The contractor license covers only the mechanical work, not installation because certain states require a separate electrical license.
Educational Requirements for a Contractor
Applying for a license to perform construction in your state may have some education requirements. The initial one is a high school diploma or an equivalent to get your license as a contractor.
Subjects that pay attention to drafting, algebra, and geometry in high school could help you in getting further education in the construction field.
Some aspiring contractors choose to get a degree in order to meet experience requirements for applying for a contractor license. You may opt for a bachelor’s degree program that involves coursework in engineering, architecture, project planning and management, or construction management.
Meanwhile, those who truly want to establish their credibility and marketability as a contractor can earn an advanced master’s degree in construction management or project planning.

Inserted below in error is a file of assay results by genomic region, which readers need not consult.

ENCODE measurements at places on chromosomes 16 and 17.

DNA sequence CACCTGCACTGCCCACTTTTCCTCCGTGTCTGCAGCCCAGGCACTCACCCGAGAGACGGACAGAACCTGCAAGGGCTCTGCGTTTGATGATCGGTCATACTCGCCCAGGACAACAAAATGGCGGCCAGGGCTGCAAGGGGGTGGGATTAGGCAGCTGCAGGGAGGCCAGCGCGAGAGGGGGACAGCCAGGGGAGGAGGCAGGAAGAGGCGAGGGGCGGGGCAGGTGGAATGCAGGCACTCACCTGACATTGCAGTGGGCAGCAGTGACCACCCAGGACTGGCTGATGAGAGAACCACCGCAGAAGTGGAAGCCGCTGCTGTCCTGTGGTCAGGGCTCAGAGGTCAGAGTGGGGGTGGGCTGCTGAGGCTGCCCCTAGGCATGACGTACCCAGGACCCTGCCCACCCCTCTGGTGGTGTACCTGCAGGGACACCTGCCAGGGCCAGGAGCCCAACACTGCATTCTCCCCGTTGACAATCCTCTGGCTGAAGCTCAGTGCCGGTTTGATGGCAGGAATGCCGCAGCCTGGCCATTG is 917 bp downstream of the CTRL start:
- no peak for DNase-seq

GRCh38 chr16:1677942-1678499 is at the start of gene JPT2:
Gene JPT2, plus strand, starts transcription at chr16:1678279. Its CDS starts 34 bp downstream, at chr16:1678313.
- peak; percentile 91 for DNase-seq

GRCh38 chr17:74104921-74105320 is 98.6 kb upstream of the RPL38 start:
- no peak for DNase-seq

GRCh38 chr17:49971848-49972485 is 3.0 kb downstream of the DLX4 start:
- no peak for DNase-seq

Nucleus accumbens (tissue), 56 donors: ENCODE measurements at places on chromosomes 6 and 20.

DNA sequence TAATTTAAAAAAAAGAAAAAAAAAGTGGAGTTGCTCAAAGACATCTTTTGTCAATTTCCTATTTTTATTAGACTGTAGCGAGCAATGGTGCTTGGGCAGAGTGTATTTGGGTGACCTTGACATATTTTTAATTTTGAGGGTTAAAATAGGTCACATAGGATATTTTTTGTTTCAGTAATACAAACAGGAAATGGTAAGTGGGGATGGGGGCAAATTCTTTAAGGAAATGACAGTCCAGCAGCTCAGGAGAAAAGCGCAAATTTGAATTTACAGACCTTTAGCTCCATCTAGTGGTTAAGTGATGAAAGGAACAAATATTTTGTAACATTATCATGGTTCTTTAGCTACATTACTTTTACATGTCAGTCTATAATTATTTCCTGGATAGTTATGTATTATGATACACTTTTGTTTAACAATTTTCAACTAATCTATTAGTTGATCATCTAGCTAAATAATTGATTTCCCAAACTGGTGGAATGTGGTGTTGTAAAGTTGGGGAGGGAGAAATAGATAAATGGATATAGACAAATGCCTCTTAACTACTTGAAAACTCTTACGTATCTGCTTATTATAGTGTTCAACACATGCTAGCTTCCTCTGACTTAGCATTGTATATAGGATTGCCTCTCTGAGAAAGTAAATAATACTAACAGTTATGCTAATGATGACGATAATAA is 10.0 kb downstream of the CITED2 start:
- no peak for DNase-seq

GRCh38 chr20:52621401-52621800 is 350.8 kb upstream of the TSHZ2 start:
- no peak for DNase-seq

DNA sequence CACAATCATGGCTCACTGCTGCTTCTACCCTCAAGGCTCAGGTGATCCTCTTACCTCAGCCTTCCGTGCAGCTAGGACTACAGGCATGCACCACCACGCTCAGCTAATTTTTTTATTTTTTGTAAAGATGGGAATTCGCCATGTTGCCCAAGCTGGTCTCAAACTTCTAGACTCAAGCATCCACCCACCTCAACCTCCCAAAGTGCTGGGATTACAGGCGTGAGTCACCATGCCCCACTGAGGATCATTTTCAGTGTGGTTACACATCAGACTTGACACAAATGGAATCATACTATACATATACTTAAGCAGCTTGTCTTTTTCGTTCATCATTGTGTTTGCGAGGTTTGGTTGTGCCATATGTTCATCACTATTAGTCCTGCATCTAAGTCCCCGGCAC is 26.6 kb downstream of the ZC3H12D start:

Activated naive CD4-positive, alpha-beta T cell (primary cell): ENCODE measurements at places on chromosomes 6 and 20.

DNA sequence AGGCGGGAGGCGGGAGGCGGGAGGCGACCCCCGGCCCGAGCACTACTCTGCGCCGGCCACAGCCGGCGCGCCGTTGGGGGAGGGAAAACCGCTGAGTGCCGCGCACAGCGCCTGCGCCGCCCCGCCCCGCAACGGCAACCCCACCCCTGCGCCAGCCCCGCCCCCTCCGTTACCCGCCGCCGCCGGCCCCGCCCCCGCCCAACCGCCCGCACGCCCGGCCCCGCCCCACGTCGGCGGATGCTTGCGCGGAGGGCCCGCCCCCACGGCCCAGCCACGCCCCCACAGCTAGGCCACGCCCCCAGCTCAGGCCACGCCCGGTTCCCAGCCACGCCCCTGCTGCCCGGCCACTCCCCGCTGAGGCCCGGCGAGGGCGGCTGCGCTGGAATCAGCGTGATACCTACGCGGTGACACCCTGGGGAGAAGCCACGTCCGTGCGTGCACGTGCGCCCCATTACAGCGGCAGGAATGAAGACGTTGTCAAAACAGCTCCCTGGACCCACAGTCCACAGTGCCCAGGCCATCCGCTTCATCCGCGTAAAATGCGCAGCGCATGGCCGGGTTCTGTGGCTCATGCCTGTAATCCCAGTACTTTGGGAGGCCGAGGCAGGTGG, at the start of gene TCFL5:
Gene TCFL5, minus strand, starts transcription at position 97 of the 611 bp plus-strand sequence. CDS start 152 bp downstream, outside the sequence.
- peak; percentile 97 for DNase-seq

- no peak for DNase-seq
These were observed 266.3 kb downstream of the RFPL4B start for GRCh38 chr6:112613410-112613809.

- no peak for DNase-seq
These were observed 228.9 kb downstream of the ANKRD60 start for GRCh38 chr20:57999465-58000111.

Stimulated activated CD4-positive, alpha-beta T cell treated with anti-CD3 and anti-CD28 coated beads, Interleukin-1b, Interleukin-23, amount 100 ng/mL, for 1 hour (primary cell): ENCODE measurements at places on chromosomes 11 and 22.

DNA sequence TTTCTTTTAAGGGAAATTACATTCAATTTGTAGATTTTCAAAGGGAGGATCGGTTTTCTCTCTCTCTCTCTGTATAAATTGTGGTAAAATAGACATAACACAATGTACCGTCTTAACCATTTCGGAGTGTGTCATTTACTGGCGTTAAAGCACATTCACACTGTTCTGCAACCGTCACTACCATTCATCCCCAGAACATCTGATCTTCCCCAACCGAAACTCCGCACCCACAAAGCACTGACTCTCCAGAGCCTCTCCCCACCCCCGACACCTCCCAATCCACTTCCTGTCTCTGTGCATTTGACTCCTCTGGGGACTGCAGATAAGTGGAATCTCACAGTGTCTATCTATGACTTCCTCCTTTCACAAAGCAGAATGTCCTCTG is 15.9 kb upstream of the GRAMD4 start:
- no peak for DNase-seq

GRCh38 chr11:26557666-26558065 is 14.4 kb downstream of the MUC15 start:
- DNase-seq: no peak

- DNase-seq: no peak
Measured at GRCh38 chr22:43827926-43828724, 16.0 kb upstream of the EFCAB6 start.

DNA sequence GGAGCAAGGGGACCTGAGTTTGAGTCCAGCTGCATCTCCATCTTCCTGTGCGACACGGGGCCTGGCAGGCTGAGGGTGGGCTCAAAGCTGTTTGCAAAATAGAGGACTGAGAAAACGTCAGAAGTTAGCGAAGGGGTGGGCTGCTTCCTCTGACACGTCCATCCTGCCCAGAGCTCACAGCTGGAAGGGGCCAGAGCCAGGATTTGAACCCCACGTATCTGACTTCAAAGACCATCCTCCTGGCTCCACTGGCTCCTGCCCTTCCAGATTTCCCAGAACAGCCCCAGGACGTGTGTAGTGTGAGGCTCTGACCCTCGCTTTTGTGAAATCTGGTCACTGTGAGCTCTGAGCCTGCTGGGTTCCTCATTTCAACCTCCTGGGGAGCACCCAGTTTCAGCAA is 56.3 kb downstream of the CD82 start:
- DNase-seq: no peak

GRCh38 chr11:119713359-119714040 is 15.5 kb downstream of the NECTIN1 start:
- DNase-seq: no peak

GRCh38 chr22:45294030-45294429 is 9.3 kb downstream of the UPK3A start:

Experience in Construction
Not everyone is able to pursue advanced education to help them become a licensed contractor.
The other option is to gain experience that will help them fulfill the license requirements.
States have different experience minimums but they are mostly at least three years in a job or apprenticeship in the construction industry.
Training for a Contractor
If you want to gain professional experience in the construction industry, you may start with training first. It means being in the field with licensed contractors while working on commercial and residential projects. There are employers who provide on-the-job training programs for new workers.
Trade schools, colleges, and universities can provide your initial training. If you have a full-time job but still want to pursue your goal to become a contractor, there are hands-on classroom courses, online courses, and correspondence courses available for you.